How to Ease the Discomfort of the Stomach Flu for a Child
The vomiting, diarrhea, muscle aches and low-grade fever that generally accompany the stomach flu can leave a child in misery for days 2. Symptoms of the stomach flu, or viral gastroenteritis, can last for up to 10 days, although some children luck out and feel better after one or two days. While there’s no medication to cure or treat the primary symptoms of this highly contagious virus, you can ease your child’s discomfort through at-home treatments that also help prevent dehydration -- a common risk of the stomach flu.
Encourage your child to get plenty of rest.
Eliminate dairy products and sugary foods from the diet for at least three days once your child shows signs of the stomach flu.
Keep your child hydrated by giving 2 tsp. to 2 tbsp. of clear liquids, such as ice chips, sips of water, flavored electrolyte solutions and frozen oral electrolyte solution pops every 15 minutes. Start with the smallest amount and only give more if your child tolerates the liquid. Do not give foods during this time.
Start the process over with clear fluids of 2 tsp., if your child vomits.
Try giving bland, mild foods if your child hasn’t vomited for the last eight hours. Good choices include toast, saltine crackers, mashed potatoes, rice, bread, bananas and mild soups.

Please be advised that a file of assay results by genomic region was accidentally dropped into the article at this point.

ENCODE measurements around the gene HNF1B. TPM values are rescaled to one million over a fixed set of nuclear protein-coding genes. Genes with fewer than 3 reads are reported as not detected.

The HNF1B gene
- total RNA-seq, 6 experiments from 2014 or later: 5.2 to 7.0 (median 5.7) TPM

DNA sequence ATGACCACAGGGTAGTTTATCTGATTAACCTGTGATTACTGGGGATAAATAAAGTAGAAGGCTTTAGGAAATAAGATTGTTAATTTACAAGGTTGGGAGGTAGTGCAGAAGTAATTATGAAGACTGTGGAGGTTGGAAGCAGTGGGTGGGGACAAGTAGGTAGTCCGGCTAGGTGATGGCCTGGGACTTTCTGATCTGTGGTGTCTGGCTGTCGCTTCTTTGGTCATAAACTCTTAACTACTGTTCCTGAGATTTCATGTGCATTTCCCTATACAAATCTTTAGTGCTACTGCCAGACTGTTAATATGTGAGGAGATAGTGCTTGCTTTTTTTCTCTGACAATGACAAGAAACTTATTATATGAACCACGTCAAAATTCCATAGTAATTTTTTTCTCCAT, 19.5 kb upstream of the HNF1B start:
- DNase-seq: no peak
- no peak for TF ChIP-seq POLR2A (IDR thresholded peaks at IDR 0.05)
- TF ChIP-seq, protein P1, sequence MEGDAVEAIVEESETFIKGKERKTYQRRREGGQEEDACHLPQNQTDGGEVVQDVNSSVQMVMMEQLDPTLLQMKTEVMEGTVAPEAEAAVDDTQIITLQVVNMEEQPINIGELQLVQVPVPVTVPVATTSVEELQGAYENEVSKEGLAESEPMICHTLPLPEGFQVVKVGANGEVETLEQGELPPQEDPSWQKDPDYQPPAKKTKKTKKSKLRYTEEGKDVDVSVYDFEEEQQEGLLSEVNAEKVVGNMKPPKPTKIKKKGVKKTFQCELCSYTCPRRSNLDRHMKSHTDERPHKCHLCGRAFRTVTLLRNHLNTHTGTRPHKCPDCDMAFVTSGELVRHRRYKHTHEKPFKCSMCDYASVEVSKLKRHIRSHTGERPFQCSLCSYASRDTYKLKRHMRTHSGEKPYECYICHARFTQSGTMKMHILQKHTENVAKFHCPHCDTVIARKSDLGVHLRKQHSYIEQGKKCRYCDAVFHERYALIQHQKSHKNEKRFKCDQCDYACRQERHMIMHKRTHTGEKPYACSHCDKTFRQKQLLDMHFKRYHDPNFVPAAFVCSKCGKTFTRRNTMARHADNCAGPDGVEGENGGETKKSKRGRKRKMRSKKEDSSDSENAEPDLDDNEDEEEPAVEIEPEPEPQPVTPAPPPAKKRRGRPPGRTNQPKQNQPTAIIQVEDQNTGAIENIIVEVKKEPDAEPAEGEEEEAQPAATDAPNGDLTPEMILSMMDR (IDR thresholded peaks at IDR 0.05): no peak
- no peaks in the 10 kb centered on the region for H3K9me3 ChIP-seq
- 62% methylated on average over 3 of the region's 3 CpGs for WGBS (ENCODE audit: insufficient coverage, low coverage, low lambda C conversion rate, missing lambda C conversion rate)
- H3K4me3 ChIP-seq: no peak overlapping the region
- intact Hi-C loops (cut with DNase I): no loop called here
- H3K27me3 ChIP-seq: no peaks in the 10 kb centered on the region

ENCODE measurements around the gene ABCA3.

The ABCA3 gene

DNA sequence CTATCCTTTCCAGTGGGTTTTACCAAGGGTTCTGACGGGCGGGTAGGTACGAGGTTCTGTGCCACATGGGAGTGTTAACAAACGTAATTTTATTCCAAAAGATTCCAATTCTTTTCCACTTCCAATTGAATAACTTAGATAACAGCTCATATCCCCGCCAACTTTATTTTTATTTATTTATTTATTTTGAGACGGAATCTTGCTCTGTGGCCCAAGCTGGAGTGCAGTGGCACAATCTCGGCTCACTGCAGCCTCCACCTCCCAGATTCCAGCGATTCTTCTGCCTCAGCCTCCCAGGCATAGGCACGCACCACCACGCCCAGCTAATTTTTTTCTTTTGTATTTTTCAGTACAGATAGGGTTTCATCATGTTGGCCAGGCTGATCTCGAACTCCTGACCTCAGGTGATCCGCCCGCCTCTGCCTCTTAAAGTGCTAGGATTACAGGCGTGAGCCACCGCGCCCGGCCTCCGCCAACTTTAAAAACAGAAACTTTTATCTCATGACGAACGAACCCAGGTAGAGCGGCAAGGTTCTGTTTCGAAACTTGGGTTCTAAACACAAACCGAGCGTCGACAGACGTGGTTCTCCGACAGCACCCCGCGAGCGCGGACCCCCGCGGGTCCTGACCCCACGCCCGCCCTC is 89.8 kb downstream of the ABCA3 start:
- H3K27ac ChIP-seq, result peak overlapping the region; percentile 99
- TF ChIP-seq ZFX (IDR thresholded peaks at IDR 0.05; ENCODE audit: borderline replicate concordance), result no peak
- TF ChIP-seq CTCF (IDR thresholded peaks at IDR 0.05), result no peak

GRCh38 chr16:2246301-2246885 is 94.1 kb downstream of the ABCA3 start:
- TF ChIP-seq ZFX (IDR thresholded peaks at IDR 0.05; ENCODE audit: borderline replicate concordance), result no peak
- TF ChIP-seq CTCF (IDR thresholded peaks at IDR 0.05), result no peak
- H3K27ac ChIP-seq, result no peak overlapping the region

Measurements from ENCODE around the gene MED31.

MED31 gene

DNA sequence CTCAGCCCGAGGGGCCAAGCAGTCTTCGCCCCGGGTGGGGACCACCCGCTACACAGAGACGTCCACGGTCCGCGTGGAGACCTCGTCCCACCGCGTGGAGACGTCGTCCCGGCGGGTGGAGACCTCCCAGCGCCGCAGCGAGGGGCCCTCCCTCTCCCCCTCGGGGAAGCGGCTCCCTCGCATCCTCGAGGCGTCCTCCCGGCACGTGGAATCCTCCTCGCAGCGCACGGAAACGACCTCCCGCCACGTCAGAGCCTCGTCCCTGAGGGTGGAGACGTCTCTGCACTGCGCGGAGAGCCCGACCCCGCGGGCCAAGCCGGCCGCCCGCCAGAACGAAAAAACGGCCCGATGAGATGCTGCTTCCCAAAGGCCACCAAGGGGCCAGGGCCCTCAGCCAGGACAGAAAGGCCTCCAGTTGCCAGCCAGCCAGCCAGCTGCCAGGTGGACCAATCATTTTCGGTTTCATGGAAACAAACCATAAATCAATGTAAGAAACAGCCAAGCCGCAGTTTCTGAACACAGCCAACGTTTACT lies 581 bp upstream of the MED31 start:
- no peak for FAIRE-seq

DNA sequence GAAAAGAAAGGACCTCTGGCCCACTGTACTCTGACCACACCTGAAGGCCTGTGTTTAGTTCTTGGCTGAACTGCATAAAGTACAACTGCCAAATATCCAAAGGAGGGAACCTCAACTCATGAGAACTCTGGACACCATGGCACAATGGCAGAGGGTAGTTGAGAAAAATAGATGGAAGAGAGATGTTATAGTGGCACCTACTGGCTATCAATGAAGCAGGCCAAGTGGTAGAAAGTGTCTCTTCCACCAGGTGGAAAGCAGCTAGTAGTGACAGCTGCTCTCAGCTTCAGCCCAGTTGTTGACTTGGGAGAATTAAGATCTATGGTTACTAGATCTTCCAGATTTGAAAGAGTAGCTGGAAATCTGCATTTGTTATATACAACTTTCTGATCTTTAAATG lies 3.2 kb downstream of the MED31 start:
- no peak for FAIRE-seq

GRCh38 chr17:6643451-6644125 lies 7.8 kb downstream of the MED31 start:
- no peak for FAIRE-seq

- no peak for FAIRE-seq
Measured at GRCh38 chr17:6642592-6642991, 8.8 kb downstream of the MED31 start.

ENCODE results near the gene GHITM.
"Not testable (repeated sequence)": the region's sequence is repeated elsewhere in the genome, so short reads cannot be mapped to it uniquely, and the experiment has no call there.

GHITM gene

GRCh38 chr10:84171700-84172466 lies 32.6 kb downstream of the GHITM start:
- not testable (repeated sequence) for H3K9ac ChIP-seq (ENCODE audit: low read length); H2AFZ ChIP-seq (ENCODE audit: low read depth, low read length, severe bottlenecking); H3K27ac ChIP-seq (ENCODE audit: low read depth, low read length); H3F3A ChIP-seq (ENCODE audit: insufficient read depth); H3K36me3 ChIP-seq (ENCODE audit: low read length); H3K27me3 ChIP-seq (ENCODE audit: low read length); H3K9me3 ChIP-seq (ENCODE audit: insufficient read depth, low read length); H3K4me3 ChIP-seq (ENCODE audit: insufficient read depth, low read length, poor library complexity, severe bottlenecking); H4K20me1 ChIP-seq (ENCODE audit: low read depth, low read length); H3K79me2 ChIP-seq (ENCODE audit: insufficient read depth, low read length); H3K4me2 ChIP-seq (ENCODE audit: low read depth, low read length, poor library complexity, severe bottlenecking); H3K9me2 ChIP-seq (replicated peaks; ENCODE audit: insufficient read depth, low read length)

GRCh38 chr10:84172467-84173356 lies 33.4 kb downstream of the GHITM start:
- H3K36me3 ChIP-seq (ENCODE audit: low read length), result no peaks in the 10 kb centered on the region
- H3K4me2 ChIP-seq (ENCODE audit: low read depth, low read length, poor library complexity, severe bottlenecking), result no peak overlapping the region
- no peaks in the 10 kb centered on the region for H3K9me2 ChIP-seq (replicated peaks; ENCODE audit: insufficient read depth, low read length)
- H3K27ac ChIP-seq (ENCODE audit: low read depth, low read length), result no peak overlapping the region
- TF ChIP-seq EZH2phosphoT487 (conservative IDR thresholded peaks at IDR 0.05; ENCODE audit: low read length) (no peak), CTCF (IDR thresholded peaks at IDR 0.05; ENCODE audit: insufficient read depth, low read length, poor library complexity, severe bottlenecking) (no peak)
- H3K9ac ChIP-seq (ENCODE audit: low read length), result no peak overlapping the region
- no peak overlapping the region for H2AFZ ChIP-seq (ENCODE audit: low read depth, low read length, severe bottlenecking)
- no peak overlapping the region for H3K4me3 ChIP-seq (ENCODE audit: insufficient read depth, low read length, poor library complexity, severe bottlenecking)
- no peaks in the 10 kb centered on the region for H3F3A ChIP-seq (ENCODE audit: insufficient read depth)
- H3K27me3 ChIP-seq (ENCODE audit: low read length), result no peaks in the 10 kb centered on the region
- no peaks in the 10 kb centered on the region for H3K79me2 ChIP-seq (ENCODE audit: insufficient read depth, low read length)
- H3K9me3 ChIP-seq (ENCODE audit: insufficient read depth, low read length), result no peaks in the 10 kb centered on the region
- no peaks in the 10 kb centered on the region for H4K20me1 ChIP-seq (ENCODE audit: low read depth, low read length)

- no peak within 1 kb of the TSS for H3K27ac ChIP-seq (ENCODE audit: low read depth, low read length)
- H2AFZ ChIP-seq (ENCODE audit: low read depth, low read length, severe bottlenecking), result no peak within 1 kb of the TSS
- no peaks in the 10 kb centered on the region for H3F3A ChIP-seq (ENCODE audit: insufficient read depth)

Allow your child to slowly get back to his regular diet, if he hasn’t vomited for 24 hours, but let your child set the pace.
To prevent the spread of viral gastroenteritis, wash your hands often, and keep your child away from others for at least 24 hours after vomiting has stopped.
Do not give anti-nausea or anti-diarrheal medications unless your doctor prescribes one for your child.
Do not give a child aspirin, which can cause the potentially fatal Reye's syndrome. Give acetaminophen, instead, which can help reduce discomfort and fever.
Contact your doctor if your child shows any signs of dehydration. Symptoms of mild dehydration include dry mouth, no urination for six to eight hours, and few to no tears when your child cries. Symptoms of severe dehydration include sunken eyes, deep and rapid breathing, inactivity, excessive sleepiness, fast or weakened pulse, a dry mouth that looks sticky inside, dry, wrinkled, or doughy skin and no urination for more than eight hours.
Call the doctor if your child has: bloody diarrhea, bright green, yellow-green, bloody, or dark vomit resembling coffee grounds, vomiting accompanied by severe stomach pain, vomiting with a head injury, or a fever of a 102 degrees Fahrenheit or higher. Additionally, seek medical care if swelling, redness, or pain is present in a boy's scrotum.
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